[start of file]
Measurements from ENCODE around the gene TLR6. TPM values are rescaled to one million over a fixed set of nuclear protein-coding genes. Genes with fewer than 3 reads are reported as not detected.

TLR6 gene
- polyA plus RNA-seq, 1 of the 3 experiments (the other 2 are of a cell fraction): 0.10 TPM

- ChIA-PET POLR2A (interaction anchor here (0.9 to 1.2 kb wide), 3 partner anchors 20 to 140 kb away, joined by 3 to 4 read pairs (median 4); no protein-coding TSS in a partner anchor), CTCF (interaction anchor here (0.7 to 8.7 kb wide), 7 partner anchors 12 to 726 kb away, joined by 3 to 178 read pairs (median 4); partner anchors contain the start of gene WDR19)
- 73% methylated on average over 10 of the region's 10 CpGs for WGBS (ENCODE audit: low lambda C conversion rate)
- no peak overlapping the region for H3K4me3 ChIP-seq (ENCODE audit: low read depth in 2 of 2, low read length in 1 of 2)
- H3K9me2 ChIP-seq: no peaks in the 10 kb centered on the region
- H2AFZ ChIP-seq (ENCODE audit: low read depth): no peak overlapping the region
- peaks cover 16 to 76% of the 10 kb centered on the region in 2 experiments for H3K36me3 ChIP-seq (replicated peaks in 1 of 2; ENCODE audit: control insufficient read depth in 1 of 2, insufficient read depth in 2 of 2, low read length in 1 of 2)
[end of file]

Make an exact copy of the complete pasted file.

Measurements from ENCODE around the gene TLR6. TPM values are rescaled to one million over a fixed set of nuclear protein-coding genes. Genes with fewer than 3 reads are reported as not detected.

TLR6 gene
- polyA plus RNA-seq, 1 of the 3 experiments (the other 2 are of a cell fraction): 0.10 TPM

- ChIA-PET POLR2A (interaction anchor here (0.9 to 1.2 kb wide), 3 partner anchors 20 to 140 kb away, joined by 3 to 4 read pairs (median 4); no protein-coding TSS in a partner anchor), CTCF (interaction anchor here (0.7 to 8.7 kb wide), 7 partner anchors 12 to 726 kb away, joined by 3 to 178 read pairs (median 4); partner anchors contain the start of gene WDR19)
- 73% methylated on average over 10 of the region's 10 CpGs for WGBS (ENCODE audit: low lambda C conversion rate)
- no peak overlapping the region for H3K4me3 ChIP-seq (ENCODE audit: low read depth in 2 of 2, low read length in 1 of 2)
- H3K9me2 ChIP-seq: no peaks in the 10 kb centered on the region
- H2AFZ ChIP-seq (ENCODE audit: low read depth): no peak overlapping the region
- peaks cover 16 to 76% of the 10 kb centered on the region in 2 experiments for H3K36me3 ChIP-seq (replicated peaks in 1 of 2; ENCODE audit: control insufficient read depth in 1 of 2, insufficient read depth in 2 of 2, low read length in 1 of 2)